The distance didn’t stop protesters. The meeting lasted only 30 minutes and was repeatedly interrupted. Protesters planted stickers of the Puerto Rican flag on the iconic Wall Street bull a few blocks away. The control board (known on the island as “La Junta”) plans to meet in Puerto Rico in mid-November. Its members should brace themselves.

There’s a rich history of activist resistance in Puerto Rico, from pro-independence movements dating back to the 1930s to the successful campaign to stop Navy bomb testing on the island of Vieques. “This is life or death for what we call our country,” says Xiomara Caro, a lawyer and organizer with Se Acabaron Las Promesas, or Promises Are Over. “PROMESA is the next level of colonialism. If you’re a colony, financial exploitation is at the center.”

On August 31, protesters led by Promises Are Over shut down a conference promoting PROMESA, which was organized by the Puerto Rico Chamber of Commerce. Juan Torruella, a federal judge in Puerto Rico appointed by President Ronald Reagan, even called for an organized “civil resistance movement” to combat PROMESA in a speech last month. “We don’t have lobbyists or investment firms,” said Xiomara Caro. “We have a mass of people and our presence.”

Meanwhile, a cascade of actual crises has befallen Puerto Rico in recent months. As of mid-September, health officials reported over 22,000 Zika virus cases in Puerto Rico, including 1,871 pregnant women. One hundred seventy victims have been hospitalized, with two deaths from a paralysis condition tied to the virus. Two weeks ago, nearly half the island suffered from three days of blackouts after a fire at an energy substation toppled two transmission lines. This was a practical inevitability after decades of austerity and neglect of the electrical grid.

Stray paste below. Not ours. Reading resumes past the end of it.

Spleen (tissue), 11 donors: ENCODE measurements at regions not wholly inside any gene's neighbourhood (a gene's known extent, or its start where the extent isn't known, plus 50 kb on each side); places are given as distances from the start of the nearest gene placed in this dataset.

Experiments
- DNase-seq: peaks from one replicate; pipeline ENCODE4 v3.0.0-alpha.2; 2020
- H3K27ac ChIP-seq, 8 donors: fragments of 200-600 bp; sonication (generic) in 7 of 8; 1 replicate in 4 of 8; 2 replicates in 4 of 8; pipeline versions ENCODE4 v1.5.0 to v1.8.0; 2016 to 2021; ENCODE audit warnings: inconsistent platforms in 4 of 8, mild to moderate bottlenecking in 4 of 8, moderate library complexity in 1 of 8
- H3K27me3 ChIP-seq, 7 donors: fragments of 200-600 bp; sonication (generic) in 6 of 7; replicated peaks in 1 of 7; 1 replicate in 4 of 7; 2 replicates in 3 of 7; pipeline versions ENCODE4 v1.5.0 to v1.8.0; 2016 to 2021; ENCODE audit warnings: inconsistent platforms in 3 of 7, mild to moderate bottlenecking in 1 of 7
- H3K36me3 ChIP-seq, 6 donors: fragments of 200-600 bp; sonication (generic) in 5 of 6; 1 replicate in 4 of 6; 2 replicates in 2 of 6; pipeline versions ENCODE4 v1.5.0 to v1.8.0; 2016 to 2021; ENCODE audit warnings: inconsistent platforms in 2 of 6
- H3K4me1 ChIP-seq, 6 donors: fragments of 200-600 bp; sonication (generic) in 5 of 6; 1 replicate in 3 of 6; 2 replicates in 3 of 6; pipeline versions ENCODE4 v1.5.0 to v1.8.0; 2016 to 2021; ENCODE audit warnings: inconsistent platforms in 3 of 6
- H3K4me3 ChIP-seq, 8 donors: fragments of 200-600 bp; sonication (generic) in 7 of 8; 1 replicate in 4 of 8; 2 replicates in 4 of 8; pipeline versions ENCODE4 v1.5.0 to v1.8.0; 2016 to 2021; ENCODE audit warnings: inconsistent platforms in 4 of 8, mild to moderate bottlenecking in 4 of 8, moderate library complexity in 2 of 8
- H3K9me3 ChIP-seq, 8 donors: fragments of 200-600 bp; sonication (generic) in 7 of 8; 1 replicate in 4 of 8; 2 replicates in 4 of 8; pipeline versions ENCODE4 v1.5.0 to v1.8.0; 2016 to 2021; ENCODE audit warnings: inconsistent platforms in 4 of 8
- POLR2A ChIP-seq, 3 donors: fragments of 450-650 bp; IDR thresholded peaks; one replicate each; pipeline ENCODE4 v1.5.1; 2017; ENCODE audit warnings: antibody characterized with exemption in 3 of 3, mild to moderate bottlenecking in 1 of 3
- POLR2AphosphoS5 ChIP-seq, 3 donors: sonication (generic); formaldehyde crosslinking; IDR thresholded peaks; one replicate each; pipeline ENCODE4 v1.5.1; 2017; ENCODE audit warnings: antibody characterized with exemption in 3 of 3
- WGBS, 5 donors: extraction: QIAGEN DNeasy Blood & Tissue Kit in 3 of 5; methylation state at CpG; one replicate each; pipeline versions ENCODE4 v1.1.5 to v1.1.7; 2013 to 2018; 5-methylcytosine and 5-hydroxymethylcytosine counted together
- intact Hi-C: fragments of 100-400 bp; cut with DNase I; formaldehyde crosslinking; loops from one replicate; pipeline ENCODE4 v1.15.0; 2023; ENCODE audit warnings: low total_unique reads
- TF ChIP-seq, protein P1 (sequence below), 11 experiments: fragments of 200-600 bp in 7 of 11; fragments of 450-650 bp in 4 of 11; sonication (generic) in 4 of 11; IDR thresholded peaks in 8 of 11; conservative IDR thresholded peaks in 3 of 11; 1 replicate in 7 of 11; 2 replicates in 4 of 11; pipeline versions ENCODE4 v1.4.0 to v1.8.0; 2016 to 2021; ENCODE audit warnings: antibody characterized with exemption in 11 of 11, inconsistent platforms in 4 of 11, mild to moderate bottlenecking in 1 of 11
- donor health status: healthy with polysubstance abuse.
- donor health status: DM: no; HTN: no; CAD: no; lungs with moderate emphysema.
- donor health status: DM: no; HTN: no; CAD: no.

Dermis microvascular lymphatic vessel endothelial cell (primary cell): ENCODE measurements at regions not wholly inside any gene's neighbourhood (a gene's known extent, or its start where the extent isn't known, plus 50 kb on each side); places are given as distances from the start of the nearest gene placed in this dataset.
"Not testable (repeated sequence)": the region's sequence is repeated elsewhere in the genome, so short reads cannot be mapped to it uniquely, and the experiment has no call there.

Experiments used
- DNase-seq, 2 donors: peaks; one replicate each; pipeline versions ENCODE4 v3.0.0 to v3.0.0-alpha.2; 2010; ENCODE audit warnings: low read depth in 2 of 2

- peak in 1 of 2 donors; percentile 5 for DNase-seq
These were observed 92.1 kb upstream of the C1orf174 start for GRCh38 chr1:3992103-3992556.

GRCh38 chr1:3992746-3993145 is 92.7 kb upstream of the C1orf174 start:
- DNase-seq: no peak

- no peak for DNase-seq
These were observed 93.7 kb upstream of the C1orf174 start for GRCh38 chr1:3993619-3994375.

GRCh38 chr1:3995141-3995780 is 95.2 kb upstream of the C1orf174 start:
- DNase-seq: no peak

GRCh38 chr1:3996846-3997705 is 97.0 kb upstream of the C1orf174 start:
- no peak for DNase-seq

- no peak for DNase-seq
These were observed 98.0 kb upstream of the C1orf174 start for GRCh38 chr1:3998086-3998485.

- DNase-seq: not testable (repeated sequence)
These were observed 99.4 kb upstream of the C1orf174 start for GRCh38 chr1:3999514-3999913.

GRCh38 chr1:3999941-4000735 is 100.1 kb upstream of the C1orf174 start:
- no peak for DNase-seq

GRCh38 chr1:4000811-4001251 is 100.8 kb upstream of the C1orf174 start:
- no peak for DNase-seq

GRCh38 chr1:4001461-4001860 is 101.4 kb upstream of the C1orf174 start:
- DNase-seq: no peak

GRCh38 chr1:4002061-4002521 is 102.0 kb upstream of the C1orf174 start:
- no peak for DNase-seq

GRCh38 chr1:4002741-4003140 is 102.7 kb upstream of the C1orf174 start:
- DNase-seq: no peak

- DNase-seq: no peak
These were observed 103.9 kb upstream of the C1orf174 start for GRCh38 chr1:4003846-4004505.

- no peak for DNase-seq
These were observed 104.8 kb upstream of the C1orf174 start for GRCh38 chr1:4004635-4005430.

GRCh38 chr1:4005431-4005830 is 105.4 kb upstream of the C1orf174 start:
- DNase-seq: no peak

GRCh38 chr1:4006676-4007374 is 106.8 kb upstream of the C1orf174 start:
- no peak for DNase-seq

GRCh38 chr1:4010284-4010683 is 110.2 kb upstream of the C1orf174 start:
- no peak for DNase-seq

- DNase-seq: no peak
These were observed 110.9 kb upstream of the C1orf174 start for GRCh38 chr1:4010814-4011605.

The sense of urgency, so palpable when fighting for PROMESA’s passage, was absent in the aftermath of actual urgent needs. The control board, concerned mainly with austerity, has no expertise in public health or energy infrastructure. The blackout did not even derail efforts to privatize the government-run electricity authority; in fact, it probably helped. “Not taking care of public systems is a way of building arguments for privatization,” says Caro.

Even PROMESA’s major selling point—that it would ward off creditor litigation—has been proven wrong. Hedge funds and insurance companies continue to challenge the law in court, in a bid to get full value on their debt. Meanwhile, an island debt commission—reviewing the debt issuance for its legality and legitimacy—is unlikely to get much traction with a board determined to pay creditors as much as possible.

The sorry spectacle reflects how little importance Congress affords a territory like Puerto Rico. It has no electoral votes or financial relationships with politicians. Nobody involved in negotiations had any incentive to expend political capital on behalf of the island’s residents, rather than on deep-pocketed investors.

And then there’s Weiss, hand-picked to render this deal. Critics say his history on Wall Street inescapably led to a deal friendly to financial interests. “When you take Weiss and tell him to get this done, there’s a strong inclination for him to work with the people he’s already worked with,” says Gutierrez. “It’s like expecting somebody who’s Catholic all their lives to turn out Lutheran. They’re not going to change.”

Correction: This story has been corrected to indicate that Stephen Lerner is a labor organizer active with Hedge Clippers, a hedge funds watchdog group. Lerner is also a fellow with Georgetown University's Kalmanovitz Initiative for Labor and the Working Poor.